Melissa Wilde commented on my argument that although France and Quebec try to define an officially “neutral” policy toward religion, in practice their policies do not seem neutral. To extend my argument in the book, I argue that the state cannot be neutral towards religion any more than the state can be neutral to the good. Neutrality among religions is possible, at least more possible, than neutrality towards religion in general. State enforcement of non-expression of religion in the public sphere over allowing religious expressions in the public sphere, the general aim of French laicite and Quebec’s open secularism, is not neutrality toward religion: is it privileging non-religion, and that privilege of non-religion needs to be justified on some kind of legitimate moral grounds. Thus, how religion is included or excluded from public sphere is part of a larger debate about the moral legitimacy of the state and about how non-state actors formulate moral criticism of state power and actions. Melissa questioned why, if second generation Haitians in Montreal and Paris are becoming more secular, I still think that religious communities will be important for their assimilation. Although I am saying that, in comparative perspective, more Haitians in Montreal or Paris will decline in religious practice, but at least some will retain their faith and practice. I’m not saying that faith based services should be the only kind of social services, but they are part of the picture and should be acknowledged for their contributions. Although I’m not trying to say that the US model is perfect, I am trying to say that the French and Quebec model marginalizes one important way that immigrants traditionally have found mobility. Religion alone does not determine any particular assimilation outcome, but it interacts with just about every other thing that influences how immigrants adapt: where people settle, education, family, job hunting, community building, and political advocacy. The narrative of hope provided by religion can help people take advantage of opportunities that are there, rather than turn away from them. For immigrants like many Haitians who are poor, black, not highly educated, and not very welcomed, religion is an extra social support. Religion can moderate the effect of good state policies, that is, make those state policies work better. Religion can also mediate between individuals and the state and market—people can find opportunities for mobility through their religious community. I am not trying to argue that religious communities by themselves can achieve immigrant assimilation, but I am saying that the French and Quebec model weaken one community resource among Haitians–their religious faith–and that the greater secular environment of Montreal and Paris has negative consequences for immigrant assimilation because immigrants there do feel excluded yet they have fewer symbolic and material resources with which to be agents in their own assimilation.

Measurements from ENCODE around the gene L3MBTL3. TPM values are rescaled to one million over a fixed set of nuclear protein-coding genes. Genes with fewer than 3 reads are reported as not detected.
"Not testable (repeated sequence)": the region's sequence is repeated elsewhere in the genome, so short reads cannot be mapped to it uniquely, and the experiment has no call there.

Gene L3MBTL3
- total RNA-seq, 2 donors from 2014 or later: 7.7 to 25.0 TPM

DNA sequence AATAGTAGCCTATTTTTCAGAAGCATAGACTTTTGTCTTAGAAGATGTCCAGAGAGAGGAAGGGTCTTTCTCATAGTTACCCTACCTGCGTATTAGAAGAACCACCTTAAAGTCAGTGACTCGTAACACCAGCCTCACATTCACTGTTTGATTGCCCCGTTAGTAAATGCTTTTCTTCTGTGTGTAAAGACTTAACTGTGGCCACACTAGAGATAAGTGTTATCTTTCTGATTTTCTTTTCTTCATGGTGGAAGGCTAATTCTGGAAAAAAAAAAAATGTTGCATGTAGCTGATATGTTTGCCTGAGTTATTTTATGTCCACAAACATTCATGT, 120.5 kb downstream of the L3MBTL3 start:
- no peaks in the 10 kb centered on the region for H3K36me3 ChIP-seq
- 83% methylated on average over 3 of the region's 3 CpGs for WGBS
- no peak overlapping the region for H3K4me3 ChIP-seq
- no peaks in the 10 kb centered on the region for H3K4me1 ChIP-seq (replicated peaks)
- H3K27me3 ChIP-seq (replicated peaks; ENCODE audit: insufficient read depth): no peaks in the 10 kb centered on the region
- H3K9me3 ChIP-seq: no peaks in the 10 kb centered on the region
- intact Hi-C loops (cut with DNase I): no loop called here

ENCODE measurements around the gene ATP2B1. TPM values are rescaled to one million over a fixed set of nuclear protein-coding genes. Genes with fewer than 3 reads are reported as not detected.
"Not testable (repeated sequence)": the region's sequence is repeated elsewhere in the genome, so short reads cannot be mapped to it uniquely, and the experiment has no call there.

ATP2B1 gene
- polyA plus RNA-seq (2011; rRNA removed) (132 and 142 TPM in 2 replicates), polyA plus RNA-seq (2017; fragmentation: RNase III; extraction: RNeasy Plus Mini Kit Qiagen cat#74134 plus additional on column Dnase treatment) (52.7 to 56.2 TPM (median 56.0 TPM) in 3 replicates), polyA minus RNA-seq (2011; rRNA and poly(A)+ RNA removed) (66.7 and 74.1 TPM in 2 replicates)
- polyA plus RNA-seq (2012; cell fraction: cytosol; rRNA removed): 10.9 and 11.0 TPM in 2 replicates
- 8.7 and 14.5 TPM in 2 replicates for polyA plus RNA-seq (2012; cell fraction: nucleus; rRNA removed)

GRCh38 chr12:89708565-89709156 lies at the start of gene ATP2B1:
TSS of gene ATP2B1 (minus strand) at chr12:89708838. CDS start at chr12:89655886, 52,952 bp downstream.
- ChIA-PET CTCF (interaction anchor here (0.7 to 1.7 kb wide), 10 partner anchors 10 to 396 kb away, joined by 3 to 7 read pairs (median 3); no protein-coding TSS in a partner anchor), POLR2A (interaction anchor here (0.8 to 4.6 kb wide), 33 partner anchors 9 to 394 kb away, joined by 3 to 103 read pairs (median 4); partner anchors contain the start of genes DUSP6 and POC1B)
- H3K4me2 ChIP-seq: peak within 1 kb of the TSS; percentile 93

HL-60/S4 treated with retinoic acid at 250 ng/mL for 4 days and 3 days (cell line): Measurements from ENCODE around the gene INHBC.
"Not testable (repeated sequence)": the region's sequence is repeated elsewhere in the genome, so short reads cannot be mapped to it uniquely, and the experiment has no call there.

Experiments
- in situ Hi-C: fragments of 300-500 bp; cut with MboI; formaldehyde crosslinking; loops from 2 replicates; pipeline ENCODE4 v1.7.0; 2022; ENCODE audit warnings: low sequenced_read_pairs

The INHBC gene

Melissa Wilde’s Comments